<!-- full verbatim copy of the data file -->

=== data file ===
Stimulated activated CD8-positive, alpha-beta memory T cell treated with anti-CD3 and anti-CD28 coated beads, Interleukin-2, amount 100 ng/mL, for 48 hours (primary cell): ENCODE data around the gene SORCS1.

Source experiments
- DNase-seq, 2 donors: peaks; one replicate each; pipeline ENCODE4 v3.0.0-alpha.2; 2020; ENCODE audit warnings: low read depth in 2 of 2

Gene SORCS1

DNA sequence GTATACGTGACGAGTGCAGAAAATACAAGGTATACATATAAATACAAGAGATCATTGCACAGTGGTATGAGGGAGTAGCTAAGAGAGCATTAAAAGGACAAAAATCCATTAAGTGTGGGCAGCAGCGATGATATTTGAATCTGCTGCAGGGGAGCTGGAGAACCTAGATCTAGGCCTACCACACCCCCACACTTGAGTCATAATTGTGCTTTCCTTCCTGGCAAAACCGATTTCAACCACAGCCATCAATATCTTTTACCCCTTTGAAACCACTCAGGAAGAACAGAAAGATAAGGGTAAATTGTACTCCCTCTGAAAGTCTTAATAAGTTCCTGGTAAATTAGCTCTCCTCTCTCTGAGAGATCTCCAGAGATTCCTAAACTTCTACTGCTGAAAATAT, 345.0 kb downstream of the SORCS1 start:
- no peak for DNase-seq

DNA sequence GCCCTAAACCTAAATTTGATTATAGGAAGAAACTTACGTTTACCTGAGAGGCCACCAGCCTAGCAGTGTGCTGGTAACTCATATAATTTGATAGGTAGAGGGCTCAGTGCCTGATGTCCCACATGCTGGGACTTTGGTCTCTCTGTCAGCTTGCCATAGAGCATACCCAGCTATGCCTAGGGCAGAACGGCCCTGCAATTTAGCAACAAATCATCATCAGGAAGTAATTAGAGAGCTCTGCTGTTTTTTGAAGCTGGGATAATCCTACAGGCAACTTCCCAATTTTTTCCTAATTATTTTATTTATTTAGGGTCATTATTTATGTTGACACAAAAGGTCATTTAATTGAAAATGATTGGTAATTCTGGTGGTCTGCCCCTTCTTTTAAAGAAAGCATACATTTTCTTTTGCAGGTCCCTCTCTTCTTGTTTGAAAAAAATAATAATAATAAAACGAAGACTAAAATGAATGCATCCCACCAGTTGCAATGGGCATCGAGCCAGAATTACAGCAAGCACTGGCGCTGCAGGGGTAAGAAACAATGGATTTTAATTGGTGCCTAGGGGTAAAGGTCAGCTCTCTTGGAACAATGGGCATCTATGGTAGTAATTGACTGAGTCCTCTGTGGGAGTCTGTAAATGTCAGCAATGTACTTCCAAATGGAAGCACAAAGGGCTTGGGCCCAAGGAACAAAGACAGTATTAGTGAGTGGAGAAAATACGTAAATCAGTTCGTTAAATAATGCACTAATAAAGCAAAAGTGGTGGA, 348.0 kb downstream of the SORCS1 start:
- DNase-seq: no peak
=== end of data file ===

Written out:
Stimulated activated CD8-positive, alpha-beta memory T cell treated with anti-CD3 and anti-CD28 coated beads, Interleukin-2, amount 100 ng/mL, for 48 hours (primary cell): ENCODE data around the gene SORCS1.

Source experiments
- DNase-seq, 2 donors: peaks; one replicate each; pipeline ENCODE4 v3.0.0-alpha.2; 2020; ENCODE audit warnings: low read depth in 2 of 2

Gene SORCS1

DNA sequence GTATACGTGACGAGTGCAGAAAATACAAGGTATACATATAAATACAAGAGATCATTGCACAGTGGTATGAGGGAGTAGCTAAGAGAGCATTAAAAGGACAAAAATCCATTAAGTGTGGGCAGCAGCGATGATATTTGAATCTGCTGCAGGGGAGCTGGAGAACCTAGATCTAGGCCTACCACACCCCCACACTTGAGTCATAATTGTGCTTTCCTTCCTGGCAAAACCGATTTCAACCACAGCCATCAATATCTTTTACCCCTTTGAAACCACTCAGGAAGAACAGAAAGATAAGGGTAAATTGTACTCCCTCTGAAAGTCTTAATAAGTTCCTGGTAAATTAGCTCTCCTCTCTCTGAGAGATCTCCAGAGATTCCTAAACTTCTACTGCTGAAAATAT, 345.0 kb downstream of the SORCS1 start:
- no peak for DNase-seq

DNA sequence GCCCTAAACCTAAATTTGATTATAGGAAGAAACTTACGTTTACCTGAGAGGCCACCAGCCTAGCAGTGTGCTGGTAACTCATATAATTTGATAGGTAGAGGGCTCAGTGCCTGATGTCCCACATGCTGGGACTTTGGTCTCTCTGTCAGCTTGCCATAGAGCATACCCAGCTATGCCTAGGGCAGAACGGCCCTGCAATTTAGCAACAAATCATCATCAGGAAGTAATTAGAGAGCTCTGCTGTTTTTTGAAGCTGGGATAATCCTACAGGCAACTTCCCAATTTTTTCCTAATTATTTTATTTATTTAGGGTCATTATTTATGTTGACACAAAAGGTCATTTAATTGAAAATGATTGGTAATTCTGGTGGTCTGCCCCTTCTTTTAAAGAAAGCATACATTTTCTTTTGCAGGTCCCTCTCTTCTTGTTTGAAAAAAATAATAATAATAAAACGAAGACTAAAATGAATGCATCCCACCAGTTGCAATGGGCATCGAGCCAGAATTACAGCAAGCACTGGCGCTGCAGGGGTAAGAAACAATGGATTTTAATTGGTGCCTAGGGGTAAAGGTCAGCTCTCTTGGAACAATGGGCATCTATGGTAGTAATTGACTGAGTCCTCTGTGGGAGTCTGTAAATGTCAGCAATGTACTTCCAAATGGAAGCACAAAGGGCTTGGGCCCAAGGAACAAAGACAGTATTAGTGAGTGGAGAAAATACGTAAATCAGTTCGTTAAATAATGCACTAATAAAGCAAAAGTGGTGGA, 348.0 kb downstream of the SORCS1 start:
- DNase-seq: no peak